Staff are working on putting a band together (they still need a drum and trumpet), and some boys earn the privilege to be involved in the Drama Kings, which is a standup group that speaks to local schools about “My Story” — why each of them is at camp and what they would have done differently if faced with the same circumstances that got them there.
Students can also leave the camp as a reward, and there have been incentive trips from a conservation trip to Santa Cruz Island to sports games.
A while ago, there was the chance for a few boys to go to a Dodgers game.
“You should see behavior step it up,” Clark said.
All the boys have the same belongings, food, schedule and haircut, and have no status unless they earn it. The camp tries to eliminate negative peer influence this way, as well as limiting visitors to parents and siblings younger than 10.
There’s no tolerance for gang or drug activity, although at least half of them have a gang history, Clark said. There isn’t much of an issue with fights.
“There’s one neighborhood up here and they’re all in it,” he said. “They have to learn how to cooperate if they want to graduate and go home.”
By making the camp all about the present, staff try to help boys with their self esteem, building up their trust with their families, and giving them an education and skill sets.
Their connections with the outside world are limited to visitors, guest speakers and community service or program trips.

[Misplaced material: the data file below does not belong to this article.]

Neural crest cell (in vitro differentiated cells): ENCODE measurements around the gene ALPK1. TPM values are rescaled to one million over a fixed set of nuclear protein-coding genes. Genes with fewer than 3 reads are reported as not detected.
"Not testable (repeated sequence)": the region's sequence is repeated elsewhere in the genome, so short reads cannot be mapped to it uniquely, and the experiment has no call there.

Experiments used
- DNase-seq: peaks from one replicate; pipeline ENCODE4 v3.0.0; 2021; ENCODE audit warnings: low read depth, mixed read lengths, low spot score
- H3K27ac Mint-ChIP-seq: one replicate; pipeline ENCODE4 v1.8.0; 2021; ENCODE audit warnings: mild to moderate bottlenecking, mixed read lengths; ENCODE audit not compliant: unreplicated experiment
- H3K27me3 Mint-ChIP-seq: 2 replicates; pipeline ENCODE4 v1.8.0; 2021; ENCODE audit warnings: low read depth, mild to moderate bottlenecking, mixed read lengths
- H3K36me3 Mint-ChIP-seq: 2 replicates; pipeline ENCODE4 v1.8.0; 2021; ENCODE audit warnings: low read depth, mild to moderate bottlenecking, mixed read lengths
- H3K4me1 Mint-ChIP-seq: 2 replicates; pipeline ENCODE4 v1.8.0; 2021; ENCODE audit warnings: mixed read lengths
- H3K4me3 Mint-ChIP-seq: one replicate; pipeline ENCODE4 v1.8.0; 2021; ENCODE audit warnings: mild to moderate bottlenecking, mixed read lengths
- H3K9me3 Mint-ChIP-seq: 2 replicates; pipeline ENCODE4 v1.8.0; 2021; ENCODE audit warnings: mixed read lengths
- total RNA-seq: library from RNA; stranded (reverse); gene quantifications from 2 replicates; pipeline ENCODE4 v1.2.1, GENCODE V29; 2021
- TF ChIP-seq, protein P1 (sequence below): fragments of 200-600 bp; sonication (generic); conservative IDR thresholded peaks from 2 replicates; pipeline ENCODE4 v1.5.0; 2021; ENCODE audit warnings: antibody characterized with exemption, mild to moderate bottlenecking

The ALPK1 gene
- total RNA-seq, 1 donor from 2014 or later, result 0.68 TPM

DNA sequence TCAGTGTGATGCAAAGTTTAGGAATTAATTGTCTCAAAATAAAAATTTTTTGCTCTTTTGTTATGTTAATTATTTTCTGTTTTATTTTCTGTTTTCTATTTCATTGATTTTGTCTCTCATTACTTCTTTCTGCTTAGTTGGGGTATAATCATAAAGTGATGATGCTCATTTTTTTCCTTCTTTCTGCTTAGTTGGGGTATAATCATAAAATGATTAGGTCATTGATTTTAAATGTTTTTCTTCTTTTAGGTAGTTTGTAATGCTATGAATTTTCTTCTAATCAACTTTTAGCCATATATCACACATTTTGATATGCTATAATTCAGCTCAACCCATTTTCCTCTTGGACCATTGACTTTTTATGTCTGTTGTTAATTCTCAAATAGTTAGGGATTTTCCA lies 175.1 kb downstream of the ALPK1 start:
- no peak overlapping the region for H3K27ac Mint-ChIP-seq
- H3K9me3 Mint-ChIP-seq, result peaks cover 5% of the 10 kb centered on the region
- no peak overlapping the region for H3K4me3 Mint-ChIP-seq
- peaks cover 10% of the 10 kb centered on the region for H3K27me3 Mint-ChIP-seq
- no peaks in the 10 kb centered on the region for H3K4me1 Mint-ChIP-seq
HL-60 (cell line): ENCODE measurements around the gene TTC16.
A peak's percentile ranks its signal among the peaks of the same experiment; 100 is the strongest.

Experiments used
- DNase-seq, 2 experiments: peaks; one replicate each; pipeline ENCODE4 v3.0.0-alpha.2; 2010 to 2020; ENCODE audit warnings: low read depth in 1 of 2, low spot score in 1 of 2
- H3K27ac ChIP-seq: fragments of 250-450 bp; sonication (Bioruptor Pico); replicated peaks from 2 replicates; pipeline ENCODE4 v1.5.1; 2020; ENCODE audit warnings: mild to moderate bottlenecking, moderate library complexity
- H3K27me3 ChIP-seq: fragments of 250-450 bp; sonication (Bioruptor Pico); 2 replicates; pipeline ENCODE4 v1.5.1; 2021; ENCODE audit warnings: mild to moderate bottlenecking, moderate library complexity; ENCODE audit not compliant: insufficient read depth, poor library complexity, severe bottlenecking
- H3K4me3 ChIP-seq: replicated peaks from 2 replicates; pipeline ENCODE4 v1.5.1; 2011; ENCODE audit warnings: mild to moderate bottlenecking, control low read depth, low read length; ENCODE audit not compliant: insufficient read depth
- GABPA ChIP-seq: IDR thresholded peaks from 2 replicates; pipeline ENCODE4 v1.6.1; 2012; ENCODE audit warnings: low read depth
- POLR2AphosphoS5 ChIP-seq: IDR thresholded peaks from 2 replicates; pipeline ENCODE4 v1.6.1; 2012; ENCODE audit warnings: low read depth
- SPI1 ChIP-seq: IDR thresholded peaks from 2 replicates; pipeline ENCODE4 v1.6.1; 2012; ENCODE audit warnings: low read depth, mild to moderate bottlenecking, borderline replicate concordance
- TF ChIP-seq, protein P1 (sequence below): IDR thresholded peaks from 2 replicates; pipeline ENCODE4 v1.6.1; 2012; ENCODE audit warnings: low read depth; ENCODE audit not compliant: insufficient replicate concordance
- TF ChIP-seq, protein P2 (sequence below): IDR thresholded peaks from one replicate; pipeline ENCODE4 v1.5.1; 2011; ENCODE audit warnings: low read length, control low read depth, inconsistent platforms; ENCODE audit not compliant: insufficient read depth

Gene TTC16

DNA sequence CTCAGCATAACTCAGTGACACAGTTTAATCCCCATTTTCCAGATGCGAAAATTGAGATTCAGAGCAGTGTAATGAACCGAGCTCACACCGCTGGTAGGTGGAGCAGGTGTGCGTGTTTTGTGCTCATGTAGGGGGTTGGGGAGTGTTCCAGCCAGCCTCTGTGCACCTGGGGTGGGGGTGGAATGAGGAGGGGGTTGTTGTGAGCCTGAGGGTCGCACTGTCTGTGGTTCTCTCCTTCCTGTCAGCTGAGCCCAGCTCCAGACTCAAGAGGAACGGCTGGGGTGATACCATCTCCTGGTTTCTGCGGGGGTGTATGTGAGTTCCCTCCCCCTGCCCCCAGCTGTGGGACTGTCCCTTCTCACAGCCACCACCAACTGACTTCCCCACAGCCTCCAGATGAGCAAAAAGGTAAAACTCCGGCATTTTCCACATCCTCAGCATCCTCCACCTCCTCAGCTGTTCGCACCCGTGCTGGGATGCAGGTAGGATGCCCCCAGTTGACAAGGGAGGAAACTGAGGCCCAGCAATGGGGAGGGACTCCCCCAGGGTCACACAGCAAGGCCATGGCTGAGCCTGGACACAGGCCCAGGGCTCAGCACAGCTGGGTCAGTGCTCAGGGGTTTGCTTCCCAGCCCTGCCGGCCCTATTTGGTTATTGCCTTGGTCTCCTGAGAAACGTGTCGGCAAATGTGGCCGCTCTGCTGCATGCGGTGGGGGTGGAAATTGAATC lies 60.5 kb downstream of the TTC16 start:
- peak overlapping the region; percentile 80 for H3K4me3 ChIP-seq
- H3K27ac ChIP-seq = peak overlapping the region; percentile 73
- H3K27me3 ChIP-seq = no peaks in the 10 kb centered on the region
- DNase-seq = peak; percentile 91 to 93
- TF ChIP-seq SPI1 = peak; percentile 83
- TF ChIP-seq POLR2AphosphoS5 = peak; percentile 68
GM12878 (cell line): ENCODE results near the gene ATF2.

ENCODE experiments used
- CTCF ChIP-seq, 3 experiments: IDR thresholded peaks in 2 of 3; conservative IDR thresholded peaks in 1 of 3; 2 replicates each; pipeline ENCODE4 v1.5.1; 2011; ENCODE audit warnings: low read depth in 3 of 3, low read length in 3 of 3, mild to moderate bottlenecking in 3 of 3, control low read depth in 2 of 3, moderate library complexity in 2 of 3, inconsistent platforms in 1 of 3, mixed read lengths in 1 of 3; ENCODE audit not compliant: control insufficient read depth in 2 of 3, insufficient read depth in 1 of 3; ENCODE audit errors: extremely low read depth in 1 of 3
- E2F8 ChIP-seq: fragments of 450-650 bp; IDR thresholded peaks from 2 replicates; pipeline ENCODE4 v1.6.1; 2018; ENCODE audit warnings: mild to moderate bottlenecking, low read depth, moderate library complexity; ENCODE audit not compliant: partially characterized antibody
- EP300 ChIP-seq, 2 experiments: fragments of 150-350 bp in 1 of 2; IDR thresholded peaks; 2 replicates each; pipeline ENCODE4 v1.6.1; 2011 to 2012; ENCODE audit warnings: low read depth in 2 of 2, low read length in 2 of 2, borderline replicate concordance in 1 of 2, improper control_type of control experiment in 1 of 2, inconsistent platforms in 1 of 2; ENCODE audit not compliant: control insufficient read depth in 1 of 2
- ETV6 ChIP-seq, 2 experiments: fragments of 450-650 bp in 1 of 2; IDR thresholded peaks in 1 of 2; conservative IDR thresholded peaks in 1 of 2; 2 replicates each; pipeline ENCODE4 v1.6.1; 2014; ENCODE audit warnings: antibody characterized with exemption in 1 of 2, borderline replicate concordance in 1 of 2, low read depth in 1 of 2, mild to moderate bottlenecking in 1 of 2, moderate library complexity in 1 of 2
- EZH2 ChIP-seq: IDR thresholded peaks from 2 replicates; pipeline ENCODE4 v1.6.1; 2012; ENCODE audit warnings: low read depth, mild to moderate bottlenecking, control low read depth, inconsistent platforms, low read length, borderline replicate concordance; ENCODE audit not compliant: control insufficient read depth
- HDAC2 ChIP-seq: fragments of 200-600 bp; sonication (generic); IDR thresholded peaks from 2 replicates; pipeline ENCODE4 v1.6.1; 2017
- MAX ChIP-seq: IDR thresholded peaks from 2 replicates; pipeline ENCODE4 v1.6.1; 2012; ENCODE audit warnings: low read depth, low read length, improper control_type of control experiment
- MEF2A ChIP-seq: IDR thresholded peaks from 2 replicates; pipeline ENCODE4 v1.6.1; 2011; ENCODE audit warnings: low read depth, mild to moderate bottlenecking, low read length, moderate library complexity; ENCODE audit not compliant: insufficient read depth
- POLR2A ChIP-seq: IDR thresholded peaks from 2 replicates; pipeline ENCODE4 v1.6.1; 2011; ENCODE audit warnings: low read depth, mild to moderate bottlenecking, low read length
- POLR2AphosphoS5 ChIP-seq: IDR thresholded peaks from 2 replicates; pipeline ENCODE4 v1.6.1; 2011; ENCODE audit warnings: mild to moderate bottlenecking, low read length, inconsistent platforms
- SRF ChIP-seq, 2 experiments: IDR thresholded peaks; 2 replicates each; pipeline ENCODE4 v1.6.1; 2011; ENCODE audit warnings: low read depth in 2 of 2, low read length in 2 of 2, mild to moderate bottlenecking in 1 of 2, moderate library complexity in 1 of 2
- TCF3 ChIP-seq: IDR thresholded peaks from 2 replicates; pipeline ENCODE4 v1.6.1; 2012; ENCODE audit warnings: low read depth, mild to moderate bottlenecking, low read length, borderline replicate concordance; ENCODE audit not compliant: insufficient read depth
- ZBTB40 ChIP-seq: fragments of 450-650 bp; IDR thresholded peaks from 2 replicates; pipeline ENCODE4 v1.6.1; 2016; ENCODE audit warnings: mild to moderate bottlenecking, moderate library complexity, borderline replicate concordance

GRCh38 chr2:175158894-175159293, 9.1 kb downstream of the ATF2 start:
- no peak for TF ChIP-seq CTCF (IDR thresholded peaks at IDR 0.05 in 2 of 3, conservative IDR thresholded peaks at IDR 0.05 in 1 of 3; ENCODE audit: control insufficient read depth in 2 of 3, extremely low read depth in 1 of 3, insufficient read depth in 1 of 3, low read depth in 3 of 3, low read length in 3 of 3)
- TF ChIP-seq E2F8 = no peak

The boys have to earn their way out of the program through case work reviews, their participation in school, work and counseling, and behavior, Clark said.
They can earn time off or get additional time added to their sentence. Some are sent back to Juvenile Hall for a few weeks, then get another chance. Others can be sent to the California Youth Authority, the state Department of Corrections and Rehabilitation’s Juvenile Justice Division of Juvenile Justice, but not often.
“We try not to give up on a young boy,” Clark said.
Those who graduate are eligible for the scholarship program — $500 per semester for books and tuition. Many boys have gone on to attend college, and some older boys at the camp who have finished high school can start online community college classes while at Los Prietos.
According to the Probation Department’s data from the last three years, 73 percent of students who graduated did not commit new crimes.
County-wide, the Juvenile Court and Community Schools program shows growth in graduation rates for the last 10 years. They’ve been steadily climbing since 2005-06, when 49 graduated, to 125 students in 2008-09. Most students at those schools are behind in credits, and schools have been showing growth in credits being earned as well.
In 2008, budget issues forced the closure of the Santa Barbara Juvenile Hall, which is now a booking station. The entire county now feeds into the Santa Maria Juvenile Hall.
The Santa Maria Juvenile Hall holds about 140 people, both boys and girls, and is a maximum-security facility for long-term, more serious offenses.
There are no similar boot camp-like programs for girls, yet there’s a real need in the county, Razo said. Early intervention is limited to Juvenile Hall and community and court schools. While the county’s current budget situation makes plans questionable, there’s discussion of an additional facility being built on vacant county land near the Santa Maria Juvenile Hall.
Los Prietos was built in 1933 as part of the Civilian Conservation Corps, and became a camp for wayward boys in 1944.
The current camp received funding from the 1994 federal crime bill, or “boot camp bill,” and used to serve and get funding from the entire tri-counties area.
Its 17 acres include dormitories, a school, cafeteria, gymnasium, some faculty and staff housing, a soccer field, offices and a rock Zen garden.